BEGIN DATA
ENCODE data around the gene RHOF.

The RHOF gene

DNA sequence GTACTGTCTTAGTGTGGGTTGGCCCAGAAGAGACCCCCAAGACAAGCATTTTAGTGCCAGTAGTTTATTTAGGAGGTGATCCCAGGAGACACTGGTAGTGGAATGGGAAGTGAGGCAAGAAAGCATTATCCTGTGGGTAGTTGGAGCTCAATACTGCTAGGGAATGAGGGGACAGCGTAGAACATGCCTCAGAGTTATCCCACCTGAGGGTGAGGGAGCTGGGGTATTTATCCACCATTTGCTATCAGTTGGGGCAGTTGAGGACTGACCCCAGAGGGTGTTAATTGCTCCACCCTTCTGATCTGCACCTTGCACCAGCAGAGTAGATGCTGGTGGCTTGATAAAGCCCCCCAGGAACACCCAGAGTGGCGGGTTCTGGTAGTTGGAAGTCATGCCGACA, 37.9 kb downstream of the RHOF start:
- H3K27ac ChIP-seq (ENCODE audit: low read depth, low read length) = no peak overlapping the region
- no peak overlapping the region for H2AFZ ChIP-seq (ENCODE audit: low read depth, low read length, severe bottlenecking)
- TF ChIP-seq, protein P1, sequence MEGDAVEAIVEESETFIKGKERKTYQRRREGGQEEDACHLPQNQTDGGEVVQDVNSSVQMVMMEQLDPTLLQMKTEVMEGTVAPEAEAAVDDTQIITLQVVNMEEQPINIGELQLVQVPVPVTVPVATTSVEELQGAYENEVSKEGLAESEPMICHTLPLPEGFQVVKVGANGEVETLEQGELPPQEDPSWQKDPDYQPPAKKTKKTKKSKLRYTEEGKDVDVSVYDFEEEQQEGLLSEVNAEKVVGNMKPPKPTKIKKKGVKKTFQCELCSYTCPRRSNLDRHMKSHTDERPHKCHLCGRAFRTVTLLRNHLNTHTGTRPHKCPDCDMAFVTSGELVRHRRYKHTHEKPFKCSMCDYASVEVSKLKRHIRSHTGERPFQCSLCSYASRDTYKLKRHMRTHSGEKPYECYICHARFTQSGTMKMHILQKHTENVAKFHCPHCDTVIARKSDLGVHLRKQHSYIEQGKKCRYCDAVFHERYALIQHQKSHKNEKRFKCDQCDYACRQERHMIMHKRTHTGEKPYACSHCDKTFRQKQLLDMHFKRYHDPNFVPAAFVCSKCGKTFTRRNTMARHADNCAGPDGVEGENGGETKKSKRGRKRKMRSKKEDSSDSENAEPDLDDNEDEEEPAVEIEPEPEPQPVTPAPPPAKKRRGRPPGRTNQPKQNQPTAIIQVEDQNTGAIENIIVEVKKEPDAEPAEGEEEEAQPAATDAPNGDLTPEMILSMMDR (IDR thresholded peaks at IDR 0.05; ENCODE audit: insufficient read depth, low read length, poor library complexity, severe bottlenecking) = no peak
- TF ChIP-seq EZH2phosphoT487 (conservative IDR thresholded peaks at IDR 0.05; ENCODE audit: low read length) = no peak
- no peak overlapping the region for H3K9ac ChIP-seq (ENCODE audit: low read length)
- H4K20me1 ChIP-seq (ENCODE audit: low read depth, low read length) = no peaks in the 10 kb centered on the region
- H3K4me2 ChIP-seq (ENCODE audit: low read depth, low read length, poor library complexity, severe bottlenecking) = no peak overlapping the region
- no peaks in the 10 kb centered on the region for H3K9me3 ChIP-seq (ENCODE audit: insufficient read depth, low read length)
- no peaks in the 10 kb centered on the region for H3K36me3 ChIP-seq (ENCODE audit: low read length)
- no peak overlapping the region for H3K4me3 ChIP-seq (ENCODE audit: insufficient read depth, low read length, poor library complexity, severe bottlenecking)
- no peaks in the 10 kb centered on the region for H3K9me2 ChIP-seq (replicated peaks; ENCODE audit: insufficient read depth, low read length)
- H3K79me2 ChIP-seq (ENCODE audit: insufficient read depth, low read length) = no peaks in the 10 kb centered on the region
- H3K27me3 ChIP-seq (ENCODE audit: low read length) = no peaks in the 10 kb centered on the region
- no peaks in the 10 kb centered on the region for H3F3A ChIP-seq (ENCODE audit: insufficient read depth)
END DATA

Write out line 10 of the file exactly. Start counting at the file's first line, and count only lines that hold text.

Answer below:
- H3K4me2 ChIP-seq (ENCODE audit: low read depth, low read length, poor library complexity, severe bottlenecking) = no peak overlapping the region